Ask a Pharmacist: Save on Your Prescription DrugsPosted by Medicare Made Clear
Information about your medications from UnitedHealthcare Medicare and Retirement Chief Pharmacy Officer Mike Anderson, Pharm.D.
Question: My prescription drug costs are starting to add up. What can I do to save money?
Answer: The cost of prescription drugs is a concern for many people. You may have prescription drug coverage through a Part D or Medicare Advantage (Part C) plan. Or you may be paying for the cost of your prescription drugs on your own.
The good news is that there are plenty of things you can do to help lower your spending on prescription drugs. Take a look at the suggestions below for some helpful ideas.
- Talk with your doctor. Take time during your annual wellness visit to review all your medications with your doctor. If you’ve been taking a drug for a long time, there may be a lower-cost alternative.
- Take your medications as directed. It’s important to take all your medications according to your doctor’s instructions. This may help you keep your condition from getting worse, or from needing to add more expensive drugs to your treatment. Talk to your doctor if cost ever becomes an issue in taking your drugs as directed.
- Check your bill, like you would at a restaurant. Mix-ups can happen between pharmacies and insurance companies with getting drugs correctly coded and billed. Finding errors in billing could save you money and help prevent health care waste.
- Use your plan’s preferred pharmacies. Your Medicare plan may have an agreement with certain pharmacies to offer certain drugs for a lower copay than a regular in-network pharmacy. And it’s easy to switch: you can just bring your old prescription drug containers to the new pharmacy.
- Try a mail-order pharmacy. Getting maintenance drugs (those drugs you take regularly) through a mail-order pharmacy can allow you to pay less for a 90-day supply of the drug. For example, you might pay what you’d normally pay for two months of the drug at your pharmacy for a three-month supply.
- Sign up for a pharmacy discount program. Some pharmacies offer discounts for certain prescription drugs when you sign up for a low- or no-cost program. This is especially helpful if you don’t have Medicare prescription drug coverage.
- Switch to generics whenever possible. The cost of a generic drug can be dramatically lower than its brand-name equivalent. And the U.S. Food and Drug Administration certifies that the generic versions are as effective and safe as their brand-name counterparts as well. We’ll explore this option in greater depth in a future Ask a Pharmacist article, but keep this in mind as an effective cost-saving step.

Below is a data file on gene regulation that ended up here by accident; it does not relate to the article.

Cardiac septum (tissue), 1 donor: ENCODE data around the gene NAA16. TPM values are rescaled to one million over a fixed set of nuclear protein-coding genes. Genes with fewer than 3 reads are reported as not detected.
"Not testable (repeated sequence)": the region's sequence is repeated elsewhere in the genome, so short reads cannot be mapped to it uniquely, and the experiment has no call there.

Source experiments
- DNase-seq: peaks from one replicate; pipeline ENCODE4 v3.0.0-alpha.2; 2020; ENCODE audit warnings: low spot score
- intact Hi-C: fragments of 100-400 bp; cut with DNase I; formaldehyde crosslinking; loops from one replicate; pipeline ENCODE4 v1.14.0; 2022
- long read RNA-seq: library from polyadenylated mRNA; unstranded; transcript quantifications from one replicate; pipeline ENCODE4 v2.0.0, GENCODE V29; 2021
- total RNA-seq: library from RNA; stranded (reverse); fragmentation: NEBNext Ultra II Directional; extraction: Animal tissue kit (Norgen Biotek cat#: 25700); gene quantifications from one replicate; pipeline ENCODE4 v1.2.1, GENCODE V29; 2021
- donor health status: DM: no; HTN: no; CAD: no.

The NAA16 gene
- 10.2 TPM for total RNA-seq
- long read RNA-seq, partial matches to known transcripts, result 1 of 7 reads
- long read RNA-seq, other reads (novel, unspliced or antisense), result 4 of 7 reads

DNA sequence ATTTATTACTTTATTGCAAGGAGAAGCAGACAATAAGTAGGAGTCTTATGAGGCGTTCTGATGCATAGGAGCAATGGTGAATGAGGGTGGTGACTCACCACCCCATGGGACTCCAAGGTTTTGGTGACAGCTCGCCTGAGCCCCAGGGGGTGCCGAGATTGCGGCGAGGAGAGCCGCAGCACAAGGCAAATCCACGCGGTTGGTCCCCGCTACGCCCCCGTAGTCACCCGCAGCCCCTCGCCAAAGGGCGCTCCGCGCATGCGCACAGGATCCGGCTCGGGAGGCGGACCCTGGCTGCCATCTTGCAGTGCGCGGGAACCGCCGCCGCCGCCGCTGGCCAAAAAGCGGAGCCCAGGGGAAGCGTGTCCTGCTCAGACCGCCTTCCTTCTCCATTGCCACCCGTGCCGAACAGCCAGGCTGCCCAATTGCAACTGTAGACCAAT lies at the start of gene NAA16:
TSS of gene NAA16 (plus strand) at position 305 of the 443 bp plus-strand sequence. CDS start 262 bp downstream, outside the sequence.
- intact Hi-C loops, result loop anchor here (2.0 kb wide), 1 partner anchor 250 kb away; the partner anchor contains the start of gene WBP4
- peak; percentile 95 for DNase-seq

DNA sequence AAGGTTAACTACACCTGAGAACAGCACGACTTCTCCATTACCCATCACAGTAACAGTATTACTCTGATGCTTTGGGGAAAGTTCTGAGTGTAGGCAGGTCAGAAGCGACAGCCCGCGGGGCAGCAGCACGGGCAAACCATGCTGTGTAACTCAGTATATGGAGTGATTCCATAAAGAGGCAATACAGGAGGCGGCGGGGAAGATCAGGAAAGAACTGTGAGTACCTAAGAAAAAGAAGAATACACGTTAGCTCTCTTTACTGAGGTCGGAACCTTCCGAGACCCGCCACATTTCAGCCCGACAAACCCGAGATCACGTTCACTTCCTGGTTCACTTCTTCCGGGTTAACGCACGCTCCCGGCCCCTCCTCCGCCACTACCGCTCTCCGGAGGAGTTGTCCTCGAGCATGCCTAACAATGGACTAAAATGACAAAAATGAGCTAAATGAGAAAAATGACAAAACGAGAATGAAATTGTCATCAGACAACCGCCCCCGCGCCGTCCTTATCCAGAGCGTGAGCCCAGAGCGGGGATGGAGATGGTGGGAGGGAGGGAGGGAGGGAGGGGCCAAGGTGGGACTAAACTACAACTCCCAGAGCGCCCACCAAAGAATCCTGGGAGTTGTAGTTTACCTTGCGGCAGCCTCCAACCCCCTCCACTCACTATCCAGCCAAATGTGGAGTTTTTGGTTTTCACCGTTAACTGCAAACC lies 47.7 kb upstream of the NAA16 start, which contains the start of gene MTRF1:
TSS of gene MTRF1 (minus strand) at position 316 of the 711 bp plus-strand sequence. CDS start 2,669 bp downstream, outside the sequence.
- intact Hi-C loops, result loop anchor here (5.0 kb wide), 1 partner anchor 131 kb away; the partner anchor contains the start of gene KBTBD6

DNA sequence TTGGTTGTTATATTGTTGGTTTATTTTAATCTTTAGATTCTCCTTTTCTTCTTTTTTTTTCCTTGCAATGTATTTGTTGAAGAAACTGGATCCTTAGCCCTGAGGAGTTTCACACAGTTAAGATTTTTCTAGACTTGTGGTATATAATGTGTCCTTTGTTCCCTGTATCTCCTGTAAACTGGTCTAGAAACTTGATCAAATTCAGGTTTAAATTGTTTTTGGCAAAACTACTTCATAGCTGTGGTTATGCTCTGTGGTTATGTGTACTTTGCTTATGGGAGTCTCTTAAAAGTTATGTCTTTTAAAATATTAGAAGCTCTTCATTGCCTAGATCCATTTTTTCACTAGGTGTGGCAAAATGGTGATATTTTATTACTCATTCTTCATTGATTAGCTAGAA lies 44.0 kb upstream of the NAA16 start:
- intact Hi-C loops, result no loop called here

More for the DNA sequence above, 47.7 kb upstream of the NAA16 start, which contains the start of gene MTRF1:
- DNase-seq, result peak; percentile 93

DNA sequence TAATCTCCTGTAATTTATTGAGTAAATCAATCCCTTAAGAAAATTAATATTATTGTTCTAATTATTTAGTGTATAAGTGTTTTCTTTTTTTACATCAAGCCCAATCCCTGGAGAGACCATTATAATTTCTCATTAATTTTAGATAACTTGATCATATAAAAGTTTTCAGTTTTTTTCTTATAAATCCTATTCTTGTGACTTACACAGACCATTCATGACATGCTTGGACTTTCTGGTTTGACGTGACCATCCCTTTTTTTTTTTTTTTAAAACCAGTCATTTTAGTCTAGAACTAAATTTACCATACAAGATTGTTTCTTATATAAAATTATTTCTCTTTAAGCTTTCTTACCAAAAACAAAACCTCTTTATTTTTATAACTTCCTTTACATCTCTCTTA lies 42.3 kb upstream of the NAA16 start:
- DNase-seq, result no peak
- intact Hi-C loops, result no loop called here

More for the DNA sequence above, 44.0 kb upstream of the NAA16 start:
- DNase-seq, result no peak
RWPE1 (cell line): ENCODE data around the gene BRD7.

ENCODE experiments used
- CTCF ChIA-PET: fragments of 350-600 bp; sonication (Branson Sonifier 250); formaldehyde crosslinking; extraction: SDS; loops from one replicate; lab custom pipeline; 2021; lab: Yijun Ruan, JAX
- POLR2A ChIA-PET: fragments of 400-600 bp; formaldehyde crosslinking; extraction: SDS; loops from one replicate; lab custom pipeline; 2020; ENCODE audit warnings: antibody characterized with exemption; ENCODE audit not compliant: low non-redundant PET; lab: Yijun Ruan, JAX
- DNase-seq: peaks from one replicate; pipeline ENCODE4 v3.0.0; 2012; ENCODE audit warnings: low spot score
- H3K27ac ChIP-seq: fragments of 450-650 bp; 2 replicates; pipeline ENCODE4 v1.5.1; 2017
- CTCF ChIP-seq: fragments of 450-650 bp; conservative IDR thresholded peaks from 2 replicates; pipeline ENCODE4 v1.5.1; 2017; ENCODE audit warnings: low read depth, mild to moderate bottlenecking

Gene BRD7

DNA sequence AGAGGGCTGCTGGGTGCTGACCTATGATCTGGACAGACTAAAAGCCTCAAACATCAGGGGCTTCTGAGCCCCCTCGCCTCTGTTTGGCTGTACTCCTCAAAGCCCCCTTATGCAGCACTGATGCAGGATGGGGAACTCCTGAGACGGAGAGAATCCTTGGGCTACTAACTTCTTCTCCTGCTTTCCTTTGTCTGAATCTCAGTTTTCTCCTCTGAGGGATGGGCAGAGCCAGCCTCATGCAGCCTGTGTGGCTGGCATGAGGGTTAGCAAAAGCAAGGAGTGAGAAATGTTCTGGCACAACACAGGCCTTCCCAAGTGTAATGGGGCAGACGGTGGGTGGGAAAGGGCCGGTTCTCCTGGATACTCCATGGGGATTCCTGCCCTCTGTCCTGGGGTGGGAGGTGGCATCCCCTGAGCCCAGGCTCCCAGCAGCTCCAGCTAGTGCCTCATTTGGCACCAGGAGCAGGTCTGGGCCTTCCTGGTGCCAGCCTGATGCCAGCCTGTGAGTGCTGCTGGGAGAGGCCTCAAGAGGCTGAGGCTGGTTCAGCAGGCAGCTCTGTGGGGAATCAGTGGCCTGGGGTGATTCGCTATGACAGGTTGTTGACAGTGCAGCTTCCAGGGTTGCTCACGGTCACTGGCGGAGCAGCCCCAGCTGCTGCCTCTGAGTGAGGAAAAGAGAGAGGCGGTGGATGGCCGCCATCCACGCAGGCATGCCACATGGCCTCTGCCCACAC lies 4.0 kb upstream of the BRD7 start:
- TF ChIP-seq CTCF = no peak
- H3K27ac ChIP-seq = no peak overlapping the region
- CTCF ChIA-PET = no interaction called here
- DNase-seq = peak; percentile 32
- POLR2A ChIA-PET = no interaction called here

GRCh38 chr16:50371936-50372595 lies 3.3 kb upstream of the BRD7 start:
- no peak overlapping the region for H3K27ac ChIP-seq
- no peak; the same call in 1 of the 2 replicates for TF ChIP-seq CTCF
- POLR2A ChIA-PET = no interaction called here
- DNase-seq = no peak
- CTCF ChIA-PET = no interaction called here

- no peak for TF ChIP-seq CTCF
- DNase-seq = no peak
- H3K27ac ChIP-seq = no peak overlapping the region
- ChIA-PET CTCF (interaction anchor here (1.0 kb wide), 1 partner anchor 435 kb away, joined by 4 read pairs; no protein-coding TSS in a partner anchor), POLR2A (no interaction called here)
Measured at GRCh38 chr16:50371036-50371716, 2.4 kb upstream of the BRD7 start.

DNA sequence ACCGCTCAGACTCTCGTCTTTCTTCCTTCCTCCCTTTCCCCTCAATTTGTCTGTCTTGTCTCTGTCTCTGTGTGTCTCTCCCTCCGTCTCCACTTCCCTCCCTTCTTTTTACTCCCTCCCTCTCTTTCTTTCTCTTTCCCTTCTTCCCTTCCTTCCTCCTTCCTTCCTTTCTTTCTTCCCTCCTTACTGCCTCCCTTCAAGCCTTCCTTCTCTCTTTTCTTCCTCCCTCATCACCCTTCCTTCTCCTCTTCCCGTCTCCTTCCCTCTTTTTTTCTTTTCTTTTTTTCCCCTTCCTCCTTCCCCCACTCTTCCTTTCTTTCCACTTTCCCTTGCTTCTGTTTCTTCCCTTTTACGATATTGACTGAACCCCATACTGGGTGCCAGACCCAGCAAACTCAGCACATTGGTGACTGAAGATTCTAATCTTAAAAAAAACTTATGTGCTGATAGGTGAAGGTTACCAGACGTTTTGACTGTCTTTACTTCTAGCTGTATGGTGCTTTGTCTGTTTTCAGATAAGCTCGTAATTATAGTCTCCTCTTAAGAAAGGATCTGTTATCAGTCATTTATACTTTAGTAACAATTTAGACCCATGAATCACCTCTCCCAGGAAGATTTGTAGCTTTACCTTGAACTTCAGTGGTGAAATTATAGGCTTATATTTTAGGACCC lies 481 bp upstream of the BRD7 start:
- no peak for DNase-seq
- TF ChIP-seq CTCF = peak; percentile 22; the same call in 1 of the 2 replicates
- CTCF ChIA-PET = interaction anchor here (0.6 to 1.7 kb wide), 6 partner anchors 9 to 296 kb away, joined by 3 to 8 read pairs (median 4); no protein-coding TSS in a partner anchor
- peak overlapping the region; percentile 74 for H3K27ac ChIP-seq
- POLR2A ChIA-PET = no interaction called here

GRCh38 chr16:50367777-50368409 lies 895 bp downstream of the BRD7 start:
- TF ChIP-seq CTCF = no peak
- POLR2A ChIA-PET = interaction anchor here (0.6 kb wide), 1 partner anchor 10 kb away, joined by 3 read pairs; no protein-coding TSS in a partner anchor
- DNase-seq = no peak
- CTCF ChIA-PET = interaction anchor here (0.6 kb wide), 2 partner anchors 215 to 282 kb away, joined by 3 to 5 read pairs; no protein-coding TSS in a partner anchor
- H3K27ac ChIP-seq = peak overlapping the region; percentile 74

- Check into state subsidy programs. Many states have pharmaceutical assistance programs to help low-income seniors pay for gaps in coverage and cost-sharing not covered by Medicare Part D.
- Find out about discounts at the source. Some pharmaceutical companies offer assistance programs for the drugs they manufacture. To see which prescription drugs may qualify, and details about the discount, go to Medicare.gov.
- See if you qualify for Extra Help. Extra Help is a Medicare program designed to help certain beneficiaries cover prescription drug costs. You need to meet specific income and resource requirements to be eligible.
- Review your Medicare Part D plan. Every year during Medicare Annual Enrollment (October 15 through December 7), people with Medicare can make changes to their Medicare plans for the coming year. That’s the time you should check the formularies of your various Part C or Part D options to see how much your prescriptions drugs would cost over the course of the coming year. Make sure to calculate your estimated total cost of prescription drugs over the year, not just premium or deductible costs.
- Use your preventive care benefits. You know the old expression, “An ounce of prevention is worth a pound of cure”? Well, recent changes to Medicare have added several preventive care services to covered benefits. Make sure you take full advantage of your coverage and get your mammograms, colonoscopies, vaccines and other health screenings. Typically, if you can identify a health issue earlier, it’s easier—and cheaper—to fix, and takes less medication.
- Choose a healthier lifestyle. Sometimes you can reduce the number or type of medications you need to take by making healthy lifestyle changes. These include things like adopting a healthier diet, quitting smoking, drinking moderately, losing excess weight and starting an exercise program.Please note: Talk to your doctor before making diet changes or starting an exercise program. And definitely get your doctor’s go-ahead before you stop taking any medications.
Expand your knowledge via video.
Want to watch a short video on saving on prescription drugs that’s funny and informative? See what UnitedHealthcare member Peter has to say about the topic.
This Medicare Made Clear blog post is part of the ongoing “Ask a Pharmacist” series, which addresses common questions about prescription drugs and other medications. Read other articles in this series for more answers to your questions on medication.
For more information, explore MedicareMadeClear.com or contact the Medicare helpline 24 hours a day, seven days a week at 1-800-MEDICARE (1-800-633-4227), TTY 1-877-486-2048.
Medicare Made Clear: Learn how Medicare Part D costs are calculated, including a couple of different scenarios of prescription drug costs with and without Part D coverage.
Medicare Part D Coverage – Prescription Drug Plans: Check out this section of the Medicare Made Clear website, complete with a video on Part D.